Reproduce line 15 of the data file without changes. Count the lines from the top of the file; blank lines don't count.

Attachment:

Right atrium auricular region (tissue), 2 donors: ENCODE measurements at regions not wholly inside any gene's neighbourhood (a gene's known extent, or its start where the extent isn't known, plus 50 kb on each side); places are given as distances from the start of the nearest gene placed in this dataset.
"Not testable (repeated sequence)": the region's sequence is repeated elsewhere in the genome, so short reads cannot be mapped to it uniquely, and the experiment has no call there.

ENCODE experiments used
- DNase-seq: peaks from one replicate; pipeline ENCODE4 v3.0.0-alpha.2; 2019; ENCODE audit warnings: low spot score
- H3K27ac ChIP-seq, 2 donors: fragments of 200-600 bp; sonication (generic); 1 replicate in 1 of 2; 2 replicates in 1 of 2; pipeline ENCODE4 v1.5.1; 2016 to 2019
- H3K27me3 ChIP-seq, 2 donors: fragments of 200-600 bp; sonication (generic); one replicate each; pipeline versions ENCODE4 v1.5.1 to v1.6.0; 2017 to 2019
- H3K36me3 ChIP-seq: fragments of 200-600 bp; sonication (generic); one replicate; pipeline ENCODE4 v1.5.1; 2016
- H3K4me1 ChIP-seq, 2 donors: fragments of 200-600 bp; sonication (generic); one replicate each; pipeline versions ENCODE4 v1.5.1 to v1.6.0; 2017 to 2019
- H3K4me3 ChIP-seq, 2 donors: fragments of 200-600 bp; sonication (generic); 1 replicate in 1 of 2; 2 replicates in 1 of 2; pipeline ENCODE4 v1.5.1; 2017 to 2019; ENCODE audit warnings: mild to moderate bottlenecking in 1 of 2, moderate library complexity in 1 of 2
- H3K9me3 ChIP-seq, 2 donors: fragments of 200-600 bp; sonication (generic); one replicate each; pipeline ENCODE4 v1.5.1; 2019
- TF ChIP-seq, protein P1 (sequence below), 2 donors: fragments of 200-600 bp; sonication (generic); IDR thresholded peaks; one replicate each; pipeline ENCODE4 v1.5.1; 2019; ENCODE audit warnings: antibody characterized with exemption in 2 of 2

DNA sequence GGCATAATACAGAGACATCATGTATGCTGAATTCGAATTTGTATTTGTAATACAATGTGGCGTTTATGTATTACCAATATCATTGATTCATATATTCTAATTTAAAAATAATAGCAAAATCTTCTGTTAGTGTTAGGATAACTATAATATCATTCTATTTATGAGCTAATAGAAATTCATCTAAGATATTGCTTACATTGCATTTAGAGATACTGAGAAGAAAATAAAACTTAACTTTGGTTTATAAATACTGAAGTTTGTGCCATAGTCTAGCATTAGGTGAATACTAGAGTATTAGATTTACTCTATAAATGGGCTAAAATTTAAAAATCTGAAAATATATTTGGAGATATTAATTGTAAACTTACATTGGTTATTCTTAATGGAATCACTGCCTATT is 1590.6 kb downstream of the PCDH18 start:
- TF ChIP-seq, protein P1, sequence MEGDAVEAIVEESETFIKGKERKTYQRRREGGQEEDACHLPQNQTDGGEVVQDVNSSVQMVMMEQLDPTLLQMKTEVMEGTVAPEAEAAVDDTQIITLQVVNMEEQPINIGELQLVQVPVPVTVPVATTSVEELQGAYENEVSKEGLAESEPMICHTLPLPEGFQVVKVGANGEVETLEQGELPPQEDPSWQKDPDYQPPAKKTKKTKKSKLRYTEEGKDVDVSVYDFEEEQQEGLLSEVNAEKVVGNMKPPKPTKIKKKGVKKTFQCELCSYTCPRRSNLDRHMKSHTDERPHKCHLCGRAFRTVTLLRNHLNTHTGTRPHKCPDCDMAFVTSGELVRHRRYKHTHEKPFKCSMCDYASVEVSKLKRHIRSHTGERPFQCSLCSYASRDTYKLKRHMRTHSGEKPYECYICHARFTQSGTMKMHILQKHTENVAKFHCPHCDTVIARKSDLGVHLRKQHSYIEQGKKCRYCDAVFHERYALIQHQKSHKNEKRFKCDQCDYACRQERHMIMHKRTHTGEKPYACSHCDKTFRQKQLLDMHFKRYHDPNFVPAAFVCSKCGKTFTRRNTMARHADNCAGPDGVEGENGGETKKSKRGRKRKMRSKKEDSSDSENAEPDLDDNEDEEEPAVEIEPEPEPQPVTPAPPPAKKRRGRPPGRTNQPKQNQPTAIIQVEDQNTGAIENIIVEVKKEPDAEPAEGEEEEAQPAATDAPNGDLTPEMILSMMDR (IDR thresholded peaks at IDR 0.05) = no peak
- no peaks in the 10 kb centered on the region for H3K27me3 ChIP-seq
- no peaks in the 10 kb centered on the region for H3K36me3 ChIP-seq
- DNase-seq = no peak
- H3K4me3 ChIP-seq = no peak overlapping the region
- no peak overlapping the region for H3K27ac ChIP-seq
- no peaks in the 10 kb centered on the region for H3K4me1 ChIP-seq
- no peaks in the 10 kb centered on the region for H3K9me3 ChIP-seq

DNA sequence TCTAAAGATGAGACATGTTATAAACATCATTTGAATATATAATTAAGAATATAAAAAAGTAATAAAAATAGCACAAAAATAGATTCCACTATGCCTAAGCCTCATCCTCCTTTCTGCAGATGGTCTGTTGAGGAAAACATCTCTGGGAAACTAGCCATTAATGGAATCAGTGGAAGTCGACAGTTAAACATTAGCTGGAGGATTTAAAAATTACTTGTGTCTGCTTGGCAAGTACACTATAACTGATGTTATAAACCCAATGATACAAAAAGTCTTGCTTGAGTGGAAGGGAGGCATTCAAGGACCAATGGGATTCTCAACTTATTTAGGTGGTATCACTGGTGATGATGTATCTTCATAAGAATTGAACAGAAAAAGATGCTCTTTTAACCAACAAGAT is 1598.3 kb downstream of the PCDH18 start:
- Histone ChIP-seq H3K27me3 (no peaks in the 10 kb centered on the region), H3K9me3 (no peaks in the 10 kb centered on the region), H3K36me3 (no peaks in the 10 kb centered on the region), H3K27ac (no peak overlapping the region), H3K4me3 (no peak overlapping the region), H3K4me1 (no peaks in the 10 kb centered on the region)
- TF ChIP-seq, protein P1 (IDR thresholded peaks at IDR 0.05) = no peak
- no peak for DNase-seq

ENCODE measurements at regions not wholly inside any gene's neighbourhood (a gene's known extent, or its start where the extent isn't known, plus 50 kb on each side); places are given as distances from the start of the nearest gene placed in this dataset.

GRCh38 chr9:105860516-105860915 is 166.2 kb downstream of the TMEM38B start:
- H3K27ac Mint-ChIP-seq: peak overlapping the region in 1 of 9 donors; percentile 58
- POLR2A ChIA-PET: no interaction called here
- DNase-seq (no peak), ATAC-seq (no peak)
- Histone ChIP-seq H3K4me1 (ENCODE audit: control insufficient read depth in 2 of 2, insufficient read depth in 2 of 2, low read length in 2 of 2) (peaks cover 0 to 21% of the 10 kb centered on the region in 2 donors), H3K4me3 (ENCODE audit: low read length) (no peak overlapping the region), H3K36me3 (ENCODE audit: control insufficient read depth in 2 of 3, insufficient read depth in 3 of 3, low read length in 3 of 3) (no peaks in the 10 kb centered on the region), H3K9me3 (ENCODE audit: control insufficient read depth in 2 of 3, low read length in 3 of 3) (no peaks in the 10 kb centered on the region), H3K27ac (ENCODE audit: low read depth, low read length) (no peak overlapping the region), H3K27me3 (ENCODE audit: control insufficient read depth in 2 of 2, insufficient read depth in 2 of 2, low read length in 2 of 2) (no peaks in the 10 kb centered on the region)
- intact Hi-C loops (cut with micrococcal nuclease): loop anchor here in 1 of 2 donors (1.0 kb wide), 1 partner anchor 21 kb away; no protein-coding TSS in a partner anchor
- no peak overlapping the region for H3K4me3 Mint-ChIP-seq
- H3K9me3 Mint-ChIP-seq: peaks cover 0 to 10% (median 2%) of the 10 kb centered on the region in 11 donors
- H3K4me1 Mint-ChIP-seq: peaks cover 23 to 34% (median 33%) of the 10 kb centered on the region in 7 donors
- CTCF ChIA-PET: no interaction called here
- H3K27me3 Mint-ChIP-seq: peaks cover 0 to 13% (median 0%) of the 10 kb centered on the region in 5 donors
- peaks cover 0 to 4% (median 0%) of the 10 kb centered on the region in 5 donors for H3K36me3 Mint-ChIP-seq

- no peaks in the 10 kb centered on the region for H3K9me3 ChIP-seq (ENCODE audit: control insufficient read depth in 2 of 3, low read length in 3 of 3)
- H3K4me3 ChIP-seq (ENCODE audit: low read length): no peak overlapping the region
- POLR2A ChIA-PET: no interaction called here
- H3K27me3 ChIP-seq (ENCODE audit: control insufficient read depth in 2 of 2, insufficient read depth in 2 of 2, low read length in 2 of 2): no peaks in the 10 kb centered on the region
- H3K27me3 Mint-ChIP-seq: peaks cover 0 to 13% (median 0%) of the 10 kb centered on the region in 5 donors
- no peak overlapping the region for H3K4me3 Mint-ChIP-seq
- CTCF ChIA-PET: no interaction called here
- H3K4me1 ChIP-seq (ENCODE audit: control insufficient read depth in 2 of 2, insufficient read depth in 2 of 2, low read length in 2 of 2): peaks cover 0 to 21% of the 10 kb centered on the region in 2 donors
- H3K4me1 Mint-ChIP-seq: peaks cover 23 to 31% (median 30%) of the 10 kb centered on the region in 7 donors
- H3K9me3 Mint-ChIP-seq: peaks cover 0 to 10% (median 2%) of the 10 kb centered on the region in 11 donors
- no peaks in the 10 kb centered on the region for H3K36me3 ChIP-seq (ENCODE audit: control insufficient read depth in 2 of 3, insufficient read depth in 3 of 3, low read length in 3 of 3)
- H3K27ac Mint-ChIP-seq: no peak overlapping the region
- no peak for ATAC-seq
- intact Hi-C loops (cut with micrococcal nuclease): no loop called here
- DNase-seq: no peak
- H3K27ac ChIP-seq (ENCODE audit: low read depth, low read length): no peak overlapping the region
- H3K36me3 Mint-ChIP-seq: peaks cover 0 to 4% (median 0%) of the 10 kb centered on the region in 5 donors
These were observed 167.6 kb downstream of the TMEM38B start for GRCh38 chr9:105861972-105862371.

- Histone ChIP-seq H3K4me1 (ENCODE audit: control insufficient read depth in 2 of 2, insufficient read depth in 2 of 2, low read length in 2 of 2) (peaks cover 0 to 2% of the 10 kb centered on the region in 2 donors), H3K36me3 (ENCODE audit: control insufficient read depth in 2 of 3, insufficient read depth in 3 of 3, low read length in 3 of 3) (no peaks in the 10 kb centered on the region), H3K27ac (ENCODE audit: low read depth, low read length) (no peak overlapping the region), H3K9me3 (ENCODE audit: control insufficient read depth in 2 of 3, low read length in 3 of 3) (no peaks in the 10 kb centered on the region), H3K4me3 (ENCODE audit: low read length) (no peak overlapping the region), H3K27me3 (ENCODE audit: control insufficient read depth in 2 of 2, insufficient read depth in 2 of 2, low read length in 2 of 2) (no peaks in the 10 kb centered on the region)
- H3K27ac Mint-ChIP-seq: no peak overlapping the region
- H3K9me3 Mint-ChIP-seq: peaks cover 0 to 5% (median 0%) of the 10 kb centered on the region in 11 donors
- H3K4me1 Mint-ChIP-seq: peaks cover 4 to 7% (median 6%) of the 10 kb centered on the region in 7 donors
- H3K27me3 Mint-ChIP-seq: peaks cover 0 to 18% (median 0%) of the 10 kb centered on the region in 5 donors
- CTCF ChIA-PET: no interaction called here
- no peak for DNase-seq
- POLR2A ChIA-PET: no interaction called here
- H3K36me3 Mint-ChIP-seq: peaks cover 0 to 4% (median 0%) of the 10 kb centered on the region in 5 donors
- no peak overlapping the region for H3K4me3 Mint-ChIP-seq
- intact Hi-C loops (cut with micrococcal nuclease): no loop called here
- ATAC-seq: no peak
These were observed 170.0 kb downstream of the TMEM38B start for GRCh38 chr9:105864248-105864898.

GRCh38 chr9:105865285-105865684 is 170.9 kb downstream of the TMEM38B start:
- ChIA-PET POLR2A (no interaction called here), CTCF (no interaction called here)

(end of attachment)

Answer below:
- no peaks in the 10 kb centered on the region for H3K36me3 ChIP-seq